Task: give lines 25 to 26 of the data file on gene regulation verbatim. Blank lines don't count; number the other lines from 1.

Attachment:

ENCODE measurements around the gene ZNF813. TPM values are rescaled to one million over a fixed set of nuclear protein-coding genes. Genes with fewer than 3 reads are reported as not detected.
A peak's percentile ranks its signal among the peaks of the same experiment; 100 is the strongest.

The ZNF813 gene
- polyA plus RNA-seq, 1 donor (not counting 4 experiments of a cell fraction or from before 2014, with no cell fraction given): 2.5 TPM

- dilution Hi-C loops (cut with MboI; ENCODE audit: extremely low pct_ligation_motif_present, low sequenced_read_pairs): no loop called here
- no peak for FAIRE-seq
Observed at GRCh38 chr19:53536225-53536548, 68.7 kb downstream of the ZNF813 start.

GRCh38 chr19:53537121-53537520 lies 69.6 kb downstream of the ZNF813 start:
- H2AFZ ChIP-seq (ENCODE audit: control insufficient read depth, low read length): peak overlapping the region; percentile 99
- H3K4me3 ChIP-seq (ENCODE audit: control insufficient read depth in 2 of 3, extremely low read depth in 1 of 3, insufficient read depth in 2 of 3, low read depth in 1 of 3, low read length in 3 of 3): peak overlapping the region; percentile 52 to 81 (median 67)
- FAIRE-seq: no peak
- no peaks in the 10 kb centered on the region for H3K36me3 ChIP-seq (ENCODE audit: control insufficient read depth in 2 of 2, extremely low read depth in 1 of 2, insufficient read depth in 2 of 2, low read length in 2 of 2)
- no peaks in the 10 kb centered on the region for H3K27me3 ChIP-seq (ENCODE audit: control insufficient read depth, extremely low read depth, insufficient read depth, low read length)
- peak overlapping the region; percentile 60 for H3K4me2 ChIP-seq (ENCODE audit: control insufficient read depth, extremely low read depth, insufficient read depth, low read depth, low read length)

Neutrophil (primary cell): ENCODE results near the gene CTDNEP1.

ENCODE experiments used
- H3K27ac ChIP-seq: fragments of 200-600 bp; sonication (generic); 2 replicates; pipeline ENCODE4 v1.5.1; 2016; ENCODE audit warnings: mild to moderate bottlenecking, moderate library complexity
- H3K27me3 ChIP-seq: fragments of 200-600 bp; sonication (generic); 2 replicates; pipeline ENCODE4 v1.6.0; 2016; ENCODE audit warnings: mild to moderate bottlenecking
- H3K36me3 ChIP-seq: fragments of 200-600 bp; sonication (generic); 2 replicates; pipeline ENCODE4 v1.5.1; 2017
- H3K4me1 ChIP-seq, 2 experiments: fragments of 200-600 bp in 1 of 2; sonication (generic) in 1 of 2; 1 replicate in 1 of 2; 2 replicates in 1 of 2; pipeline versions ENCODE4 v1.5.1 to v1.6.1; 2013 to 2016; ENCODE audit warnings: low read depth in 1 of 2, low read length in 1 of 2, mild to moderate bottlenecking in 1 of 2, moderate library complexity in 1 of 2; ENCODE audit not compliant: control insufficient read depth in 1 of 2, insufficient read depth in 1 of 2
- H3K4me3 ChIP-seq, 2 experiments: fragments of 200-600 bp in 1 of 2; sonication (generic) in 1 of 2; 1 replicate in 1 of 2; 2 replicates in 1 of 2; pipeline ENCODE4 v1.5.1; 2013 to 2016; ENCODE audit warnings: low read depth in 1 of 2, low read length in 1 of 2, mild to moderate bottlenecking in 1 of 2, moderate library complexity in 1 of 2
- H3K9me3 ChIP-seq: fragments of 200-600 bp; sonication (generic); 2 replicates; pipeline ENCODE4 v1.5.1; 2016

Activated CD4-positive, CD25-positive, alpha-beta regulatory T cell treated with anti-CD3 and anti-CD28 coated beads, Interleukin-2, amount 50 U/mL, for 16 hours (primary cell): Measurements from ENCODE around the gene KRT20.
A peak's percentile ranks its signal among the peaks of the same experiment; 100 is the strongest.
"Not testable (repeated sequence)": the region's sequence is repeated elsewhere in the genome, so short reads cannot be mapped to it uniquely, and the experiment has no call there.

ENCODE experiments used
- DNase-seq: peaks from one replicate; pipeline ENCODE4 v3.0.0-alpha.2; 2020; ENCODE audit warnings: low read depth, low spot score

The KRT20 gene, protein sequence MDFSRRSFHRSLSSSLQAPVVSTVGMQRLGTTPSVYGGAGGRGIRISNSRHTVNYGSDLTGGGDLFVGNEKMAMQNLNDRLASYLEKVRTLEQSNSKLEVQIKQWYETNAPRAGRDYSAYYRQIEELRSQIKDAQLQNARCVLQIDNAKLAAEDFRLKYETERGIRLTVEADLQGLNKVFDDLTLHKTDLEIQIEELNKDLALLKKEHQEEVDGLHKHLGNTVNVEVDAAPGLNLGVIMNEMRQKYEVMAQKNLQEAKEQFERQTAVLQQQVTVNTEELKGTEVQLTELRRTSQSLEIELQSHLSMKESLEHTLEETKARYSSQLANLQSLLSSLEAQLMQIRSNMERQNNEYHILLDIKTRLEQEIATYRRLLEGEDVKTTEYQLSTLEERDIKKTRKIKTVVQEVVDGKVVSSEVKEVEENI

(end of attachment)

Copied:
"Not testable (repeated sequence)": the region's sequence is repeated elsewhere in the genome, so short reads cannot be mapped to it uniquely, and the experiment has no call there.

ENCODE experiments used